The fishermen community of Orissa, especially in the district of Ganjam, perform Chaiti Ghoda nata in a festival that lasts for about nine days beginning from the full moon day of the lunar month of Chaitra (April). It is a dummy horse dance. Similar dances are performed in other parts of the country, especially in Andhra Pradesh, Tamil Nadu, and Rajasthan. The dummy-horse dance in Orissa is performed traditionally when the spring season is departing leading to the on set of summer. The fishermen community in Orissa is known as Keuta, derived from the Sanskrit word Kaivarta. The dance and the festival is closely associated and inspired by an Oriya puranic literature named Kaivarta Purana which tells the story behind the fishermen’s killing fish. The puranic story in brief is : The Supreme God slept on the leaf of a banyan tree that floated on the ocean of milk. To keep the leaf-bed steady someone is required to hold the rudder firmly. Therefore, he took some dirt from his ear and shaped a man. He breathed life into the man and asked him to hold the rudder firmly. Once while he was dozing, a gigantic fish came and swallowed up the man. When he did not find the man, the all-knowing God could realize the reason behind the disappearance of the man. He was angry. He caught the fish and pulled out the man from the stomach of the fish. The man was re-engaged in his duty. From that day man became one of the most vindictive enemy of fish. As ordained by God the first Kaivarta (fisherman) and his descendants earn their livelihood by catching fish. A part of the banyan leaf was transformed into a horse. The God ordered Vishwakarma, the celestial craftsman, to build a boat. Relieving the man from his duty of holding the rudder of the leaf-bed, he asked the man to cross the ocean in the boat with the horse. The divine horse died on the eighth day of the lunar month of Vaishakha. God consoled the man saying that the horse was the goddess named Basuli and her worship will bring him salvation. From that day the Kaivarta (Keuta in colloquial Oriya) community hold the festival in which goddess Basuli is worshipped and the dummy-horse dance is performed.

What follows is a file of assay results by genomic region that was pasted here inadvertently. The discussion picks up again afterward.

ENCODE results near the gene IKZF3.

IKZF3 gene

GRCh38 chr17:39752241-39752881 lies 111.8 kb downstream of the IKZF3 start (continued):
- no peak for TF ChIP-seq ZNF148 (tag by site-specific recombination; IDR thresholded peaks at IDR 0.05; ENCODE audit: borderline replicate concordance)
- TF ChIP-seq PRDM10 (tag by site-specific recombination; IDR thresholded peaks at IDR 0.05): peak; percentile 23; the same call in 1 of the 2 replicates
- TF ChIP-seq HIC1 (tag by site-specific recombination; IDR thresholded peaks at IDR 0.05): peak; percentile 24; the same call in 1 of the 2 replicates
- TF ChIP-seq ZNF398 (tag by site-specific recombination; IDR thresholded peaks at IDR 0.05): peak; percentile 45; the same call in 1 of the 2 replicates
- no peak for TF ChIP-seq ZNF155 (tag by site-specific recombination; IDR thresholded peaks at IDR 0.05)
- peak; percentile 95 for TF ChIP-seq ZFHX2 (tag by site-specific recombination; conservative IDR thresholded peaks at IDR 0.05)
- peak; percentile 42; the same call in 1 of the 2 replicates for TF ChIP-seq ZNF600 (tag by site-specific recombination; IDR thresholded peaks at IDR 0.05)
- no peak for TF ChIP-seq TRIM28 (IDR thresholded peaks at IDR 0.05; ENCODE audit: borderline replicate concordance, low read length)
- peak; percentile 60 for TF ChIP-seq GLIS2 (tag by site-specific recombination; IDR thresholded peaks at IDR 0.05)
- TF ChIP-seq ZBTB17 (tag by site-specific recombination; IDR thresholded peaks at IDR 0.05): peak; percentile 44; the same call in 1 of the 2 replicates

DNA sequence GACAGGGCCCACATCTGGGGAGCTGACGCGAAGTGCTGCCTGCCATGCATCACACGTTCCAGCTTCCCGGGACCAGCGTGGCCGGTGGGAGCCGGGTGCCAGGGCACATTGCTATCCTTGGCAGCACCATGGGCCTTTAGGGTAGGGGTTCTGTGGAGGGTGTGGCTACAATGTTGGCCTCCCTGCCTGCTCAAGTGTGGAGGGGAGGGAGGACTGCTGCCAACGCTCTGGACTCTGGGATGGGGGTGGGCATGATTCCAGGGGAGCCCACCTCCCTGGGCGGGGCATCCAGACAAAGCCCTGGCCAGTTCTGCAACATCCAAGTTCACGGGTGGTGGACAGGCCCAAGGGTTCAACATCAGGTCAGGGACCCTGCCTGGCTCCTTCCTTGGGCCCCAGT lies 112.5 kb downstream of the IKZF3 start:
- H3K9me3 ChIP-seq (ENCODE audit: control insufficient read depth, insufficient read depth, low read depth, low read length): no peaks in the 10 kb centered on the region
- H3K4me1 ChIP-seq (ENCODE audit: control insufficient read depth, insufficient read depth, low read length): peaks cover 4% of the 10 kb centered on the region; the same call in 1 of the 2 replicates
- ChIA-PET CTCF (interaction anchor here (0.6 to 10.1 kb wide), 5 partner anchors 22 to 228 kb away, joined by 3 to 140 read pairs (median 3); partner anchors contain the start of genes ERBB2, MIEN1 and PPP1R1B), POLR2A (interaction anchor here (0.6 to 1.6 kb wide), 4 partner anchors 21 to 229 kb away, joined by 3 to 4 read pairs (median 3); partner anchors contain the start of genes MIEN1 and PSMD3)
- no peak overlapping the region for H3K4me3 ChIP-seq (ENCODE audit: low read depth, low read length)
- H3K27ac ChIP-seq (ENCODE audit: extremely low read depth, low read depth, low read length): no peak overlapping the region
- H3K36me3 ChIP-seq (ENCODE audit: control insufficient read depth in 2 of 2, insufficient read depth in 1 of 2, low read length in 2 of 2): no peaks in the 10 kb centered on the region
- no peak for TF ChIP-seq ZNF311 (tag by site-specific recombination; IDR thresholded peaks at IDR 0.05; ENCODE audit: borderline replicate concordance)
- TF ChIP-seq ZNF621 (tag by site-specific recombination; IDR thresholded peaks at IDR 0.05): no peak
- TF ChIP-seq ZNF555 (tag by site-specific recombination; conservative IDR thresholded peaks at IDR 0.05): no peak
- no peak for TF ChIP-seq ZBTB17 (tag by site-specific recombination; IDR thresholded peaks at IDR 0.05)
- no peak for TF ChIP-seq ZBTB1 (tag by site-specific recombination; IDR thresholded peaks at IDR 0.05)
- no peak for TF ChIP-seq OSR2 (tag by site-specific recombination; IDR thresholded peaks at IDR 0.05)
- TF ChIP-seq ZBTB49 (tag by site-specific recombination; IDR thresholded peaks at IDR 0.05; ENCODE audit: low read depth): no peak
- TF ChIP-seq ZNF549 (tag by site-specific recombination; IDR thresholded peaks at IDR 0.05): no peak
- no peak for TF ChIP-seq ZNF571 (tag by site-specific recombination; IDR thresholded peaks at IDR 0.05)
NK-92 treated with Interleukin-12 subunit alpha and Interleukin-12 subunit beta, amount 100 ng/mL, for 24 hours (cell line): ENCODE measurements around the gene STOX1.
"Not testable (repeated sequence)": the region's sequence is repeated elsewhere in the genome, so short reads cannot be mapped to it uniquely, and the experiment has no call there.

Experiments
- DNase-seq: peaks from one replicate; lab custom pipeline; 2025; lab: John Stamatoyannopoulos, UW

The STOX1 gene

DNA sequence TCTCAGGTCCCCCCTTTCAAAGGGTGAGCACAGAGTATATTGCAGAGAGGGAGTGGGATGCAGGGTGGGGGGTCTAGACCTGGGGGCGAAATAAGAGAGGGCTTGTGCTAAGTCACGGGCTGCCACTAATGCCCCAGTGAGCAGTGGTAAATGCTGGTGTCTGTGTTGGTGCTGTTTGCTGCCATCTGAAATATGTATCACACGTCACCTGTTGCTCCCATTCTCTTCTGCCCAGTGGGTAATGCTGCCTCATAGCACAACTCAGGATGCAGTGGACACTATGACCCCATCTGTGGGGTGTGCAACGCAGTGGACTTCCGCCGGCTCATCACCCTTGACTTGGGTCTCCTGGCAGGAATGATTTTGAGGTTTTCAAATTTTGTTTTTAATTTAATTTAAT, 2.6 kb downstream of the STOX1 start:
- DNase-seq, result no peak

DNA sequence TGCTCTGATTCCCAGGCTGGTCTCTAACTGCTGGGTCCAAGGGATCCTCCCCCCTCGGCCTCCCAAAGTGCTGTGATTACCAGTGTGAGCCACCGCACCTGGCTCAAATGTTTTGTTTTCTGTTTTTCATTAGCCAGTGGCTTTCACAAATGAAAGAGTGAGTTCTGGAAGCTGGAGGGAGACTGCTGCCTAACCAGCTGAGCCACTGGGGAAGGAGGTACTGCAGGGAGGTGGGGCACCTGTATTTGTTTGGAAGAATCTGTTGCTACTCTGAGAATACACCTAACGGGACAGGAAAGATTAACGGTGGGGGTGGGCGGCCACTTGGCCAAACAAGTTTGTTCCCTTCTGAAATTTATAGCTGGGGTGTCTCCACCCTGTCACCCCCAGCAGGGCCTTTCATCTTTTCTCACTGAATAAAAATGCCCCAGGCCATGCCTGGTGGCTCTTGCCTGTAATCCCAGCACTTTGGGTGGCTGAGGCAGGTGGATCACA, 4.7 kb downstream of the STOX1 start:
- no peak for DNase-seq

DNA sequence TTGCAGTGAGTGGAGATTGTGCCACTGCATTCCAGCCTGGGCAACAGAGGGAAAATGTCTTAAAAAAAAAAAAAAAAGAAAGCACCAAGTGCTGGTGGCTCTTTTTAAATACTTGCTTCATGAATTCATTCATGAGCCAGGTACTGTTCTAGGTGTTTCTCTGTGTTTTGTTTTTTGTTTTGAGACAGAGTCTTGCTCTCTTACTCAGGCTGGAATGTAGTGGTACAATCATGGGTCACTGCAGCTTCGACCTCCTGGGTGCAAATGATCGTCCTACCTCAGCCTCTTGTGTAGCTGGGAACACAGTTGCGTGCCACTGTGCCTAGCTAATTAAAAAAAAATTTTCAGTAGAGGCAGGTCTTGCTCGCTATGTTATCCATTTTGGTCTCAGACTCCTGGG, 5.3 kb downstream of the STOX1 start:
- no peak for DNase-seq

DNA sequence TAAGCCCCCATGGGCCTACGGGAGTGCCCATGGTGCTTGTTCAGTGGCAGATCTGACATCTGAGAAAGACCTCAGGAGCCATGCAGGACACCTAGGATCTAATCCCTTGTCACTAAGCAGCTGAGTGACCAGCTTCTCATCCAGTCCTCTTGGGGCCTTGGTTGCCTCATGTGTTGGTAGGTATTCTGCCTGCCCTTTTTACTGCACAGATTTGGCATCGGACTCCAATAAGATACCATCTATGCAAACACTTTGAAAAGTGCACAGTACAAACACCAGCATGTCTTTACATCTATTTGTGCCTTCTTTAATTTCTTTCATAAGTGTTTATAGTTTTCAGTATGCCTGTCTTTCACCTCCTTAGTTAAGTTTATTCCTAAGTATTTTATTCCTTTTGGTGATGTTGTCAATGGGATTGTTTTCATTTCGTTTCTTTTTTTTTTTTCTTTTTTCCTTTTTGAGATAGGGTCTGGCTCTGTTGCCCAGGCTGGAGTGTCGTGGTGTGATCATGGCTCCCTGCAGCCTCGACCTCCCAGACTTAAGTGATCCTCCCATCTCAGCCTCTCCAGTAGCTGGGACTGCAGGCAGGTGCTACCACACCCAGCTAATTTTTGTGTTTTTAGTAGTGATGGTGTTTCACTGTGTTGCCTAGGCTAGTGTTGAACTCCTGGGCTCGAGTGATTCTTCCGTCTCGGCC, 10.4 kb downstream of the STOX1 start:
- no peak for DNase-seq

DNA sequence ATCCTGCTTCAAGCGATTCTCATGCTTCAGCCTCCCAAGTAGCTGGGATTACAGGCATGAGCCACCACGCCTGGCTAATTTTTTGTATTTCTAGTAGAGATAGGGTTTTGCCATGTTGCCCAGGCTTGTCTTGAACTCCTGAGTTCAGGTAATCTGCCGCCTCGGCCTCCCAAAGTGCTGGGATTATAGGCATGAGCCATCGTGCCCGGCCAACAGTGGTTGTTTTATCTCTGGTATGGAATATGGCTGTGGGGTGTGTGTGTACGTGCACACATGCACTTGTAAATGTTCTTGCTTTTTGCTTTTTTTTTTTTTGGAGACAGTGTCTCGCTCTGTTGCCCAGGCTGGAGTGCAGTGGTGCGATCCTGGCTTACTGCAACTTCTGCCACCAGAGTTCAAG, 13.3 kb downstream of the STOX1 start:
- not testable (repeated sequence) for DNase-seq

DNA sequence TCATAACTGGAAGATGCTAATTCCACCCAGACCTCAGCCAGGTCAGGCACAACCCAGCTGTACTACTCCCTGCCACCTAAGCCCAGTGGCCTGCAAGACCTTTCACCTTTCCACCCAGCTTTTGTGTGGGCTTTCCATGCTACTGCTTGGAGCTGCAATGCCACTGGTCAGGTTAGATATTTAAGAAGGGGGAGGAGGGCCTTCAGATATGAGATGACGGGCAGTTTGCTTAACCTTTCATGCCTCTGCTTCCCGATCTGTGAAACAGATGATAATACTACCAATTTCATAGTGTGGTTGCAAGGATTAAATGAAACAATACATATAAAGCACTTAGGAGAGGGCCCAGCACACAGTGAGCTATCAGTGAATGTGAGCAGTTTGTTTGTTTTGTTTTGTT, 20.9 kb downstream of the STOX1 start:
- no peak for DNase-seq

The festival in honor of goddess Basuli and the Chaiti Ghoda dance ends on the eighth day of Vaishakha. At times, a female dancer joins the man with the dummy horse. The accompanying music is provided by Dhol, the drum, and Mahuri, the reeded wind instrument like Shehnai.

In Rajasthan, several dances, such as, Gher, Gait Geedad, Duff Nach, Chang Nach, Dandia Gair, etc are performed to celebrate the spring season, particularly at the time of Holi festival.

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